State of the Nation - Cycling: Taking the positives despite the dark clouds that still hover

Lizzie Armitstead . Picture: Chris Etchells

Lizzie Armitstead . Picture: Chris Etchells

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Four years have passed since the day that shook the cycling world – when the enormous scale of the Lance Armstrong lie was exposed.

In that time the healing process has been largely cathartic, highlighted by some vivid memories of the Tour de France in Yorkshire, Lizzie Armitstead winning the rainbow jersey, Sir Bradley Wiggins smashing the hour record and a determined Chris Froome running up Mont Ventoux after his bike had been mangled by a motorcycle.

Sir Bradley Wiggins. Picture:  David Davies/PA

Sir Bradley Wiggins. Picture: David Davies/PA

Yorkshire has played it’s own part in the feelgood factor, with a hugely successful legacy race now held annually, and the news that the region will host the UCI Road World Championships in 2019.

But amid the positivity, scepticism remains.

News of a missed drugs test for Armitstead – now Deignan – on the eve of the Olympics, followed by the therapeutic use exemptions prescribed to Wiggins on the eve of his Tour de France triumph of 2012, have seen doubts resurface.

On both occasions the athlete in question was found to have operated within the laws of the sport, yet they are incidents which highlight how intertwined cycling and drugs remain to this day.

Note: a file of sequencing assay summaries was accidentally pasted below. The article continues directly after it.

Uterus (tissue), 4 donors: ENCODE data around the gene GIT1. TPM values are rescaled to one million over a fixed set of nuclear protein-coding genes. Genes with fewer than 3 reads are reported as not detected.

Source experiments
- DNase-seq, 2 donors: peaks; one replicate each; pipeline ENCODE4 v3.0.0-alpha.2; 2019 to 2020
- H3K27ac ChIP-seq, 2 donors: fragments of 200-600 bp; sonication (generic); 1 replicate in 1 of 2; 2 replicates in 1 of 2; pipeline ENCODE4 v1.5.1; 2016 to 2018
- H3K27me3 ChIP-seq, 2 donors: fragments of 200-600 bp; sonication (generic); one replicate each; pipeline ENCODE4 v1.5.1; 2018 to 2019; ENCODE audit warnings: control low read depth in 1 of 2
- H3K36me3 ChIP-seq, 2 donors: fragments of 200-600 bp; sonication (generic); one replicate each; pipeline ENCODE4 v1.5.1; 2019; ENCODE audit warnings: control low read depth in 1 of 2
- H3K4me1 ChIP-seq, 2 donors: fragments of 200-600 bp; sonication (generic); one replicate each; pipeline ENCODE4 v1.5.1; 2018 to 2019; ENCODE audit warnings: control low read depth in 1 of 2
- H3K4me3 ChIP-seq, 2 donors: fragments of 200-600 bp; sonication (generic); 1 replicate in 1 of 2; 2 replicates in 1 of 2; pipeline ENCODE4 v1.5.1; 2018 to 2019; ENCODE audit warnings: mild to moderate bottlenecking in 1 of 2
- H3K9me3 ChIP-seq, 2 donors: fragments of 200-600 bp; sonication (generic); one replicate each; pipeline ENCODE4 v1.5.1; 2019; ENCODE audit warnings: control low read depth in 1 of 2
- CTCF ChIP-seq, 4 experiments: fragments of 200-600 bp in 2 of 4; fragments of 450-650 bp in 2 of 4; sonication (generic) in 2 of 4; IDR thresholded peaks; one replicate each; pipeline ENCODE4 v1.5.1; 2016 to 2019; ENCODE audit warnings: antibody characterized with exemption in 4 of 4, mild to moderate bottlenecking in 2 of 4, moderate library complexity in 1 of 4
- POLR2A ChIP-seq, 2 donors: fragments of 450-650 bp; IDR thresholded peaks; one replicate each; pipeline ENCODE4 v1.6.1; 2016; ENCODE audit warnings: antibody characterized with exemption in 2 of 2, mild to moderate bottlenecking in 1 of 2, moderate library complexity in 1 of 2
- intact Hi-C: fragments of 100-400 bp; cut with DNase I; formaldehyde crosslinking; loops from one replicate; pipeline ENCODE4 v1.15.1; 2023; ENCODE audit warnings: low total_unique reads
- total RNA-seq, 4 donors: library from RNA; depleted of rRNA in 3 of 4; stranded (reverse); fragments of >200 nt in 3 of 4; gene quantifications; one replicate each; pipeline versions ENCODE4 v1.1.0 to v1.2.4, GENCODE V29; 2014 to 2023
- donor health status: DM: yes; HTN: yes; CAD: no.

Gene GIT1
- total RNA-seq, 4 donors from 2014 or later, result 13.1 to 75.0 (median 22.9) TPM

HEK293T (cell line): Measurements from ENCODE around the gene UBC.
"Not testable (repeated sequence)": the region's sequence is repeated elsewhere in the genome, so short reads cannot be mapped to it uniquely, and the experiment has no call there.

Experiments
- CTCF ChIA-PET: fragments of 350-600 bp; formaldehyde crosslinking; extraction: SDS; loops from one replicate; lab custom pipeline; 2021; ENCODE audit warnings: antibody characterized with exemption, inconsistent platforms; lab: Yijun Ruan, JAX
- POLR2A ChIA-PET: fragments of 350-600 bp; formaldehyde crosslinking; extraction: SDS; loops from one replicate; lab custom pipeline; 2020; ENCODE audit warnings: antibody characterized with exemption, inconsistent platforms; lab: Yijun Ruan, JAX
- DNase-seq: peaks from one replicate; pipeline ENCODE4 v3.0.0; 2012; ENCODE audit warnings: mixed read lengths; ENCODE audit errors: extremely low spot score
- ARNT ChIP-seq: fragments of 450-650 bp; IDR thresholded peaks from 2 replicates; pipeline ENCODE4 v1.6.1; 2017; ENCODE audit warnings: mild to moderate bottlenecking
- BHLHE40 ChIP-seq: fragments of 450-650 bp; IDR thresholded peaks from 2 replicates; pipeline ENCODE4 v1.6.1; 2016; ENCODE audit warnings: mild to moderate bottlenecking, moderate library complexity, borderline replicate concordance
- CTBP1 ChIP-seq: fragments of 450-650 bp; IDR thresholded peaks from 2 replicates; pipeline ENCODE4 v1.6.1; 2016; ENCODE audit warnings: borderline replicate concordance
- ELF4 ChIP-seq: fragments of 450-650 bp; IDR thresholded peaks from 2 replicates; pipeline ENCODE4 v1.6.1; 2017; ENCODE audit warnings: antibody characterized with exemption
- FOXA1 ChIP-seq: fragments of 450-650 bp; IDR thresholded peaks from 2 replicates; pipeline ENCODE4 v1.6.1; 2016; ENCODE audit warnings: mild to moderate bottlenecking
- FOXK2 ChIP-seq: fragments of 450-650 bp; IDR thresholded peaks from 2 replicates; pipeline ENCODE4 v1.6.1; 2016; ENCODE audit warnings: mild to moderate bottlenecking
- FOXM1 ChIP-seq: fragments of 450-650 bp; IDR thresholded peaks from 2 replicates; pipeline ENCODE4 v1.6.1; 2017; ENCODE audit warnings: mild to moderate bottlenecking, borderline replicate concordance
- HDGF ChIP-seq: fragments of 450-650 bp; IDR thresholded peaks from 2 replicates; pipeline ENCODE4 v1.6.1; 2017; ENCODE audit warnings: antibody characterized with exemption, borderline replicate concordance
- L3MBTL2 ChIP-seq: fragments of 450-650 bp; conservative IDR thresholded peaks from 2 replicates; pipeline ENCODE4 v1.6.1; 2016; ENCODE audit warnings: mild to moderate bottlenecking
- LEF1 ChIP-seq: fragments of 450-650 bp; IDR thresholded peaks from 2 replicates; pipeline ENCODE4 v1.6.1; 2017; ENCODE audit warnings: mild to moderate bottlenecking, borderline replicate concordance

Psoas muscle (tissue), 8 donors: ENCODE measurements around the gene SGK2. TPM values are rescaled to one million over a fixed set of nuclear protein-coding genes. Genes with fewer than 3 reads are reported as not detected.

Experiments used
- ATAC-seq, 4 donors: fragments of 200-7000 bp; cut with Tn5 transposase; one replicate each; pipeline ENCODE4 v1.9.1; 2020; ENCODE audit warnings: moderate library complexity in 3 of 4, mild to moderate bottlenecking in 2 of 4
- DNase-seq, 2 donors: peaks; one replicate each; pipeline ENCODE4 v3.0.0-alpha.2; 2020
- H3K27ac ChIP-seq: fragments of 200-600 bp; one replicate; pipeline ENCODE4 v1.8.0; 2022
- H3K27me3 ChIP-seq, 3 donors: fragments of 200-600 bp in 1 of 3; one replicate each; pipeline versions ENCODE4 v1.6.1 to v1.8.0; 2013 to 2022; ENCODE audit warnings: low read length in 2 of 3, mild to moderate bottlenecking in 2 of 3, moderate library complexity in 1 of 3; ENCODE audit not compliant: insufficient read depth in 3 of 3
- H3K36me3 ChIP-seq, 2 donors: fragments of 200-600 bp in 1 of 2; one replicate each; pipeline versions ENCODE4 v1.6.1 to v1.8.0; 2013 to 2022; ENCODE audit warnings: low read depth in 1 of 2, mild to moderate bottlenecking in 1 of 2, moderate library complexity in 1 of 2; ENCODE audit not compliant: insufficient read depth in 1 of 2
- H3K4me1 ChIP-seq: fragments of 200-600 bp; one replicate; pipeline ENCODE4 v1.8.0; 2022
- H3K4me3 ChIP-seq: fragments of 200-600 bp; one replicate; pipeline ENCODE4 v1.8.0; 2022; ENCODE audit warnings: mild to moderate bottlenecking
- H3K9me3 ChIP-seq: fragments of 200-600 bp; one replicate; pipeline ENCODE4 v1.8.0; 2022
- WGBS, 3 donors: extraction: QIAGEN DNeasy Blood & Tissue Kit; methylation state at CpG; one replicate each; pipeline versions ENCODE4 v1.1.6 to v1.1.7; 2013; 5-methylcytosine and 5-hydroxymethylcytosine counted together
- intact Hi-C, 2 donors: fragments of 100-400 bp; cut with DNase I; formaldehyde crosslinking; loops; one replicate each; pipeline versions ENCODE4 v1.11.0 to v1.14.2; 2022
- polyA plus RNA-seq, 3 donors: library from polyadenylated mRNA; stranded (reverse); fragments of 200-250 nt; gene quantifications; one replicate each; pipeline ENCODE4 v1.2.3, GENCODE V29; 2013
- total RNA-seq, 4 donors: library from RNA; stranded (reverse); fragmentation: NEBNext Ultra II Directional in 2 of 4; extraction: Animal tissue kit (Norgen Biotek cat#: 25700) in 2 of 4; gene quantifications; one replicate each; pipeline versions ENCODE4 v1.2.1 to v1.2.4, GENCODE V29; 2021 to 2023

While ever there are superhuman feats, question marks are never far behind. That is the legacy of the Armstrong saga.

Yet to dwell on such dark clouds would devalue all that is good about British cycling going into 2017. A Tour de France winner in four of the last five races; dominant in the velodrome at three straight Olympic Games; home to two international stage races and with grass-roots participation levels on the rise.

Cycling remains a growth industry, thanks to this country’s cutting edge technology, the government’s willingness to invest in the sport and that magical phrase of ‘marginal gains’ which separates Britain’s elite from the rest of the world.

Closer to home, the Tour de Yorkshire attracts huge crowds that dwarf races of a similar stature and the county has more riders populating the higher echelons of the sport – both men and women, on the track and on the road – than ever before.

Cycling is booming.

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